At JVS we believe that families should be supported as they enter the workforce. Easing this transition will help to keep them employed and out of poverty. Many families rely on programs such as food stamps, child care assistance and healthcare in the early stages of joining, or rejoining, the workforce.

Issue 1: Provide supports to help families transition from public assistance; one such way is to reduce the “benefits cliff” that can make work precarious.

At JVS, we help individuals find and maintain employment, with the goal of obtaining self-sufficiency. For clients who access public supports, they often experience an abrupt loss of eligibility for safety net programs, known as the “benefits cliff” or “cliff effect.” The loss of housing, child care or health insurance could leave a family in worse condition than when they weren’t working, making it more difficult for individuals and families to achieve stability. For example, to access the Child Care Subisdy program, which assists with payments for child care in Missouri, parents/guardians must be below 138% of the Federal Poverty Level. A single mom of two children would lose financial support to care for her young children if she began earning more than $28,180 annually. See Federal Income Poverty guidelines here. The low threshold for obtaining benefits increases the risk of families being unable to afford care and maintain work.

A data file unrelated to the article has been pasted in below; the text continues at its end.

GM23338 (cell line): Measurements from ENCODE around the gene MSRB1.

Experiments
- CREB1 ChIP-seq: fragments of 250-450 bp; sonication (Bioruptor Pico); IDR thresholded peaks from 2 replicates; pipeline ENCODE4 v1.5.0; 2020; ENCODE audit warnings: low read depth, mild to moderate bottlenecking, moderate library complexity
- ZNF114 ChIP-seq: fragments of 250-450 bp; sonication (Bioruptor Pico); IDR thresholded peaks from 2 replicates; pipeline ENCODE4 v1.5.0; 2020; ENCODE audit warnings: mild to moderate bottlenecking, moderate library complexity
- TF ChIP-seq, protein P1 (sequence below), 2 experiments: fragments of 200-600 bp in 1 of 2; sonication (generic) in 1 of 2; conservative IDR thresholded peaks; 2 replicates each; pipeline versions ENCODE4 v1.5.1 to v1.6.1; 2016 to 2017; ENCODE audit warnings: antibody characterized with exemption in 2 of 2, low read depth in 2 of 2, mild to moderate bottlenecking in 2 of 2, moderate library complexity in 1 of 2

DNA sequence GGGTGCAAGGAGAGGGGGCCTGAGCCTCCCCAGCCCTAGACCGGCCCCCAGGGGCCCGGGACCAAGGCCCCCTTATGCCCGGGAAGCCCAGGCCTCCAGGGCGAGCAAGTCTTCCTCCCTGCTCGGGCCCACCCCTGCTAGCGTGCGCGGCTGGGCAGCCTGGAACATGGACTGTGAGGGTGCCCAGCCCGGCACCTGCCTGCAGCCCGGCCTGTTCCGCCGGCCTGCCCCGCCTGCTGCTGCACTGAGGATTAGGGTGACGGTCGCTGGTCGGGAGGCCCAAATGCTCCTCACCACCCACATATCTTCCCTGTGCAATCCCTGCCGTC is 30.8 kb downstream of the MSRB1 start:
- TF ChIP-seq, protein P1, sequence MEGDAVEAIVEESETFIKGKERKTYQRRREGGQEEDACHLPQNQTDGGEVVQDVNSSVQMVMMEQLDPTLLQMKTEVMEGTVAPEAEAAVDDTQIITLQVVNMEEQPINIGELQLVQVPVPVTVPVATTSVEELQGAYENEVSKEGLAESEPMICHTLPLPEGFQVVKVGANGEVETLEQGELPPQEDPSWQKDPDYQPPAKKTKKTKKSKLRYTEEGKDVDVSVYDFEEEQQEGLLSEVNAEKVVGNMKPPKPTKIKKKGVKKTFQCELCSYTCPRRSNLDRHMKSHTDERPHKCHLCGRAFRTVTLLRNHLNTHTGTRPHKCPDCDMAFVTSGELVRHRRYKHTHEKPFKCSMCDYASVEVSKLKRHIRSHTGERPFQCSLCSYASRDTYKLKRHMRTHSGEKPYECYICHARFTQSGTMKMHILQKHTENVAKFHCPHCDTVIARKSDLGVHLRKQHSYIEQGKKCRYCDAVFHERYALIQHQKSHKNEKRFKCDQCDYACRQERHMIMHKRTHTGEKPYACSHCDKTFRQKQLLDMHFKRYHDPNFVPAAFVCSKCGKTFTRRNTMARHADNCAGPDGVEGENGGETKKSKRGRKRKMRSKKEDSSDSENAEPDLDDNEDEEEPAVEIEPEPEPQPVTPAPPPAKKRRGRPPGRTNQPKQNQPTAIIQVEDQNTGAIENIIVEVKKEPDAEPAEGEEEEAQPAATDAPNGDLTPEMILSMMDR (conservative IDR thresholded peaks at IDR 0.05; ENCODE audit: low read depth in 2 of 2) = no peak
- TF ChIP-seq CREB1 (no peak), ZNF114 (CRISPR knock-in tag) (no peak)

JVS supports the introduction and passage of legislation to increase the eligibility threshold and roll off period to prevent people from abruptly losing their child care, housing, food stamps or health insurance benefits as they enter or advance in the workplace.

Issue 2: Ensure that health levy funds support safety-net health care

Our work relies on a strong health care system for all, including those who are uninsured or underinsured. The Kansas City Missouri health levy, which consists of approximately $50 million from property taxes and service charges, supports Truman Medical Centers, safety net clinics and ambulance services. Although JVS does not receive funding from the health levy, we do provide services that complement health care, including case management, health education, and medical interpretation. JVS depends on the specific investments health levy-supported providers have made to adjust their approaches, fill system gaps, and respond to emerging needs in order to provide health care that is culturally-competent, linguistically-accessible, and trauma-informed.

Health levy funding has failed to keep pace with inflation—let alone the rising cost of health care. The city’s overall proposed funding for the health care providers receiving health levy funds was the same in 2015 as 2003, despite voters’ endorsement of the levy increase. JVS advocates for an increase in health levy funds and distribution to safety net clinics.

For Additional Information, check out the following resources:
Kansas City, MO Health Levy (Health Care Foundation)
Health Levy (KCUR 89.3)


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